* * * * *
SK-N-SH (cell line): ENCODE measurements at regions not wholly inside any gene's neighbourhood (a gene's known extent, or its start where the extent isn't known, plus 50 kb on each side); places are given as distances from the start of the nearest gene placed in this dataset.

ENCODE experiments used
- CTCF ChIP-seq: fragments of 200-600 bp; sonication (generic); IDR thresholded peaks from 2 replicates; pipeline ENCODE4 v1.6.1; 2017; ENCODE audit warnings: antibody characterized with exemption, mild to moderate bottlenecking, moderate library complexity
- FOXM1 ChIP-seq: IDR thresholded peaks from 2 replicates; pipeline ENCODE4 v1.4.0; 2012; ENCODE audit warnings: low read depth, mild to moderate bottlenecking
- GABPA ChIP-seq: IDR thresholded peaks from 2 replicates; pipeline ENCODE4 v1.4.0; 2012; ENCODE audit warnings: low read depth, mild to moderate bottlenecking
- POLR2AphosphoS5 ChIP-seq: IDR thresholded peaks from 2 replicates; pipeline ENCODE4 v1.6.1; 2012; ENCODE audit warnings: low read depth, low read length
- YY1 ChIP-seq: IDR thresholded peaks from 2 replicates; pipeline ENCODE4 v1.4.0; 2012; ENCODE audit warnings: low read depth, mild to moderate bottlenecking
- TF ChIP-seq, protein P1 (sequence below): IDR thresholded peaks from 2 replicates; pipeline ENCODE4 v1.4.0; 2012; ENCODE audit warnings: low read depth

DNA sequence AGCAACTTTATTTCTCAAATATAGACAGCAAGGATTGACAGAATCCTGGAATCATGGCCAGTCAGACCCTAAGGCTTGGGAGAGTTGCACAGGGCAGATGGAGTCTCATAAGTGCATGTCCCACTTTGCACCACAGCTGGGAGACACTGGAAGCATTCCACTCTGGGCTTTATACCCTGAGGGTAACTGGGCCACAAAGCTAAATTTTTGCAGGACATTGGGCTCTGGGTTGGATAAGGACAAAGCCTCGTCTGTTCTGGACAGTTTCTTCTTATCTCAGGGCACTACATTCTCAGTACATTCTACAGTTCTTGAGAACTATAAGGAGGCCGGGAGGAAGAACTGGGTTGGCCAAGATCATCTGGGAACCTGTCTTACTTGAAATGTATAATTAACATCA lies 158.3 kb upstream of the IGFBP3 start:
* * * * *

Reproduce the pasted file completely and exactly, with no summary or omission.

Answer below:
SK-N-SH (cell line): ENCODE measurements at regions not wholly inside any gene's neighbourhood (a gene's known extent, or its start where the extent isn't known, plus 50 kb on each side); places are given as distances from the start of the nearest gene placed in this dataset.

ENCODE experiments used
- CTCF ChIP-seq: fragments of 200-600 bp; sonication (generic); IDR thresholded peaks from 2 replicates; pipeline ENCODE4 v1.6.1; 2017; ENCODE audit warnings: antibody characterized with exemption, mild to moderate bottlenecking, moderate library complexity
- FOXM1 ChIP-seq: IDR thresholded peaks from 2 replicates; pipeline ENCODE4 v1.4.0; 2012; ENCODE audit warnings: low read depth, mild to moderate bottlenecking
- GABPA ChIP-seq: IDR thresholded peaks from 2 replicates; pipeline ENCODE4 v1.4.0; 2012; ENCODE audit warnings: low read depth, mild to moderate bottlenecking
- POLR2AphosphoS5 ChIP-seq: IDR thresholded peaks from 2 replicates; pipeline ENCODE4 v1.6.1; 2012; ENCODE audit warnings: low read depth, low read length
- YY1 ChIP-seq: IDR thresholded peaks from 2 replicates; pipeline ENCODE4 v1.4.0; 2012; ENCODE audit warnings: low read depth, mild to moderate bottlenecking
- TF ChIP-seq, protein P1 (sequence below): IDR thresholded peaks from 2 replicates; pipeline ENCODE4 v1.4.0; 2012; ENCODE audit warnings: low read depth

DNA sequence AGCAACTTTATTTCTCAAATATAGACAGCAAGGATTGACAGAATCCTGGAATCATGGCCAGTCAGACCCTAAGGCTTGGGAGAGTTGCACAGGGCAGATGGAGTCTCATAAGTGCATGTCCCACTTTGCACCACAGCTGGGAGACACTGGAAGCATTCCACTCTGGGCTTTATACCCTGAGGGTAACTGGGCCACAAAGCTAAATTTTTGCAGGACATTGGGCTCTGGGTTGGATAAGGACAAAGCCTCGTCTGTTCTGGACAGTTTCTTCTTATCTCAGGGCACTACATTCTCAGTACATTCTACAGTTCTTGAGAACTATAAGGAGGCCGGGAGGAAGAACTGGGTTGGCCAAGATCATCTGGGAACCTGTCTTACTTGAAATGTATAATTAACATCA lies 158.3 kb upstream of the IGFBP3 start: